When a destructive space entity is spotted approaching Earth, Admiral Kirk resumes command of the Starship Enterprise in order to intercept, examine, and hopefully stop it.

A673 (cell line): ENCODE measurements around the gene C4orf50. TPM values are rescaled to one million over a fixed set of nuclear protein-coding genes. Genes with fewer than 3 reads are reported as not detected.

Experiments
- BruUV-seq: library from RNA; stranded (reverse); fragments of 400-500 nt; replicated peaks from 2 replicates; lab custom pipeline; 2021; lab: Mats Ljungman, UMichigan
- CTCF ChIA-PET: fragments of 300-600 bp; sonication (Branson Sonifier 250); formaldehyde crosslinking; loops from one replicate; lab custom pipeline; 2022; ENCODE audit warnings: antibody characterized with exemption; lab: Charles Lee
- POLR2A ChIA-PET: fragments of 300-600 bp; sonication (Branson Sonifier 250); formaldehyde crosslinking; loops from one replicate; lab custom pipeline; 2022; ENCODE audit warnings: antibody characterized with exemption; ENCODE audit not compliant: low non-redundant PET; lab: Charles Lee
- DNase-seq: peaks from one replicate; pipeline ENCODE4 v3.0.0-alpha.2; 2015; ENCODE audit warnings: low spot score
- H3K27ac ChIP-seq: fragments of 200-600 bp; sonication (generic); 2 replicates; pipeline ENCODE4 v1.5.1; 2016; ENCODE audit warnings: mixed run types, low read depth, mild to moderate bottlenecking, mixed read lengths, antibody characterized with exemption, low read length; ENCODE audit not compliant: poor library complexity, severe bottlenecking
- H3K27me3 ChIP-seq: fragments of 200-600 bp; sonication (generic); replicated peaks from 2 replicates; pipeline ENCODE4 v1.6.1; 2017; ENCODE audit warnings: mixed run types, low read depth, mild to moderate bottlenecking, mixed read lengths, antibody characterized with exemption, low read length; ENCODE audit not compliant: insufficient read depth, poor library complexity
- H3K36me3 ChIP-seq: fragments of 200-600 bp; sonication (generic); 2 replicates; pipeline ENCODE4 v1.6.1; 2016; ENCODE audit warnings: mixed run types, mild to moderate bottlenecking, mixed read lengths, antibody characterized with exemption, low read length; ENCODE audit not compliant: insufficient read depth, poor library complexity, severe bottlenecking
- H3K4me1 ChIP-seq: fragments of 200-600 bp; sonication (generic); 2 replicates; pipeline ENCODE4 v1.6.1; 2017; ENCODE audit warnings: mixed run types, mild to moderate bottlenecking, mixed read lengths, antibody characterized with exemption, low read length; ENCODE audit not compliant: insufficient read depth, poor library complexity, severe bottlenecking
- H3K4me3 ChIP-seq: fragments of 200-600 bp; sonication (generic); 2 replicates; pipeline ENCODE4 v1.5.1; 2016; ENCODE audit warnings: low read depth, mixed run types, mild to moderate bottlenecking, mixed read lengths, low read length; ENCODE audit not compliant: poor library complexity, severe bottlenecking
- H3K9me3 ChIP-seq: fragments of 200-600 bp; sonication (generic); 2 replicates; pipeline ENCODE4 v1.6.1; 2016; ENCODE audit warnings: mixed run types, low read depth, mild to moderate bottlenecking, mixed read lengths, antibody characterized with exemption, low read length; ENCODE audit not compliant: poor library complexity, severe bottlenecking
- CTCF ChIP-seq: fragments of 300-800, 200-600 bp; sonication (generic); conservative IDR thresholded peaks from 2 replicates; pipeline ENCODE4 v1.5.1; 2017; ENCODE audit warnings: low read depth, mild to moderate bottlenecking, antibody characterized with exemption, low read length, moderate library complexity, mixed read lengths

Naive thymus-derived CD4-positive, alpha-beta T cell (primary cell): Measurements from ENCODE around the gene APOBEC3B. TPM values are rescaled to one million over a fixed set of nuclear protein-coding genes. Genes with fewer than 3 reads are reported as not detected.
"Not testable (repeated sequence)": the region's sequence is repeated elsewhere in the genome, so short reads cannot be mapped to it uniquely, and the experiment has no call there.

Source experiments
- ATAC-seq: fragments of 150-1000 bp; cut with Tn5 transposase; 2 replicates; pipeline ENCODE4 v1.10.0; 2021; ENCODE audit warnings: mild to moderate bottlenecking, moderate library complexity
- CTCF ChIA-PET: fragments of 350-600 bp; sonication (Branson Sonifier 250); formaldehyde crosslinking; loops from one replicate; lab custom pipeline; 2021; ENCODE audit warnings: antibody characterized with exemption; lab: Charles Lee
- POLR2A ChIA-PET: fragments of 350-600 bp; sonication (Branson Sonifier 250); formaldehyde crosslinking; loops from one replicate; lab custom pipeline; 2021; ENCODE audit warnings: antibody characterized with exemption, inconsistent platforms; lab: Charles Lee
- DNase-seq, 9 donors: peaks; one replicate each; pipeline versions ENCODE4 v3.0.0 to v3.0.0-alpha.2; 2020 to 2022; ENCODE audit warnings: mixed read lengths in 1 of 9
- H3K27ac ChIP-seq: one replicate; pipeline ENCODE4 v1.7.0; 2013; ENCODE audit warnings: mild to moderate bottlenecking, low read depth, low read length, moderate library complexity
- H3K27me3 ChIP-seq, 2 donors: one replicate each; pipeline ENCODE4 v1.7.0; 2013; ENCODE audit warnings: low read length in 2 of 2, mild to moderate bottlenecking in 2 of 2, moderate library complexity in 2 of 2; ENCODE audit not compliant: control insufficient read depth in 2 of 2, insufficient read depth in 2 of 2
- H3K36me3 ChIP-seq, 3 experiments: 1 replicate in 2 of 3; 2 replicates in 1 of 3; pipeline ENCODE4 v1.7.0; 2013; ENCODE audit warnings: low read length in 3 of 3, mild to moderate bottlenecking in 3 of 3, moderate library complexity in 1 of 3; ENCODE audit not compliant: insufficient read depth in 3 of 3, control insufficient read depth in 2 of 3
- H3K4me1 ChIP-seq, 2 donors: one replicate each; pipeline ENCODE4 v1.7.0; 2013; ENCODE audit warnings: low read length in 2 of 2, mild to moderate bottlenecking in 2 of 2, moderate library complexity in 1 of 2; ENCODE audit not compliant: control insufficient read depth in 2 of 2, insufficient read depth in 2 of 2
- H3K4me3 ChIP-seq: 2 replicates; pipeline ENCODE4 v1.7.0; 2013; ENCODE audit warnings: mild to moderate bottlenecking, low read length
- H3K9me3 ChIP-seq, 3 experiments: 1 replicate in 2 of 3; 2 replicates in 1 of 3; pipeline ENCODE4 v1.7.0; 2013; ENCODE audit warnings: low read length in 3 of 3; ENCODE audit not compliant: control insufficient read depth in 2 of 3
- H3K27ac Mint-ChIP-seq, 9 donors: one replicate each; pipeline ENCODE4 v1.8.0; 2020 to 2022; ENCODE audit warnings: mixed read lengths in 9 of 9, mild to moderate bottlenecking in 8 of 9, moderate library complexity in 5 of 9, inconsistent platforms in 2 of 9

***Stands Alone in the Feature Film Series*** A colossal, mysterious space cloud called V'ger travels across the galaxy and threatens Earth, annihilating interlopers along the way ; the origins of V'ger are revealed at the end. "Star Trek: The Motion Picture" (1979) addresses some of the deepest questions of life: Is this all there is? Why are we here? Does love exist since it cannot be proved via pure logic? Who is the Creator? The core message is the intrinsic need to seek one's Creator and reconcile in order to attain a (necessary) higher level of consciousness. Those found the film boring simply failed to penetrate beyond the surface. Like the Star Trek episodes "The Corbomite Maneuver" and "Metamorphosis," “The Motion Picture" (TMP) is a mature, cerebral sci-fi story with very little action. Most kids and young adults won't like it or grasp it. It's depth is evidenced by the emotional wallop experienced when Spock grasps Kirk's hand in Sickbay, truly revealing emotion despite his conflicting desire to attain a consciousness of pure logic; or later when Spock weeps for V'ger and comments on its personal dilemma, which perfectly coincides with Spock's own search for fulfillment: "As I was when I came aboard, so is V'ger now: empty, incomplete and searching. Logic and knowledge are not enough... Each of us at some time in our lives turns to someone — a father, a brother, a God — and asks, 'Why am I here?' 'What was I meant to be?' V'ger hopes to touch its creator to find its answers." Another powerful sequence is a crewman's self-sacrificial fusion with V'ger so that it may evolve to the next level of awareness (seemingly self-sacrificial, that is). My conclusion on the film runs parallel to Roger Ebert's comments: "My inclination, as I slid down in my seat and the stereo sound surrounded me, was to relax and let the movie give me a good time. I did and it did." In other words, just accept the film as is, and you WILL be entertained ; put on a pot of coffee (you're gonna need it, lol), kick back and relish the movie magic. Let me add that TMP was one of the most expensive films of its time, but it did well at the box office and thus made a decent profit, a testimony to how hungry the public was for Star Trek after ten long years (since the cancellation of the original TV series in '69). In fact, aside from "Star Trek IV: The Voyage Home" (1986), TMP is still the most profitable of all the Star Trek feature films with the whole original cast (Making FOUR TIMES its expense worldwide); it therefore can't very well be the cinematic turd that many critics claim. Also, consider the fact that TMP made more at the box office than the acclaimed films "Alien" and "Apocalypse Now," both released the same year. I should add that, although this film is an "Grade A" picture as far as epic, awe-inspiring pieces of cinematic art go, I understand why some would grade it lower. In such cases I suggest making the necessary psychological adjustments and watching it again as it is more along the lines of "The Cage" than "The Doomsday Machine.” TMP is the sole Star Trek film that aspires to and attains a level of cinematic awe along the lines of "2001: A Space Odyssey." Actually, TMP is leagues better IMHO. "2001" lacks characters to care about; it's also cold and overly artsy, with way too many unnecessarily boring sequences. TMP, by contrast, has heart. Not to mention an interesting story that delves into the deepest of all universal questions. Say what you will, but "The Motion Picture" towers alone, utterly unique in the feature film series — a profoundly spiritual TRIUMPH. The movie runs 2 hours, 12 minutes. GRADE: A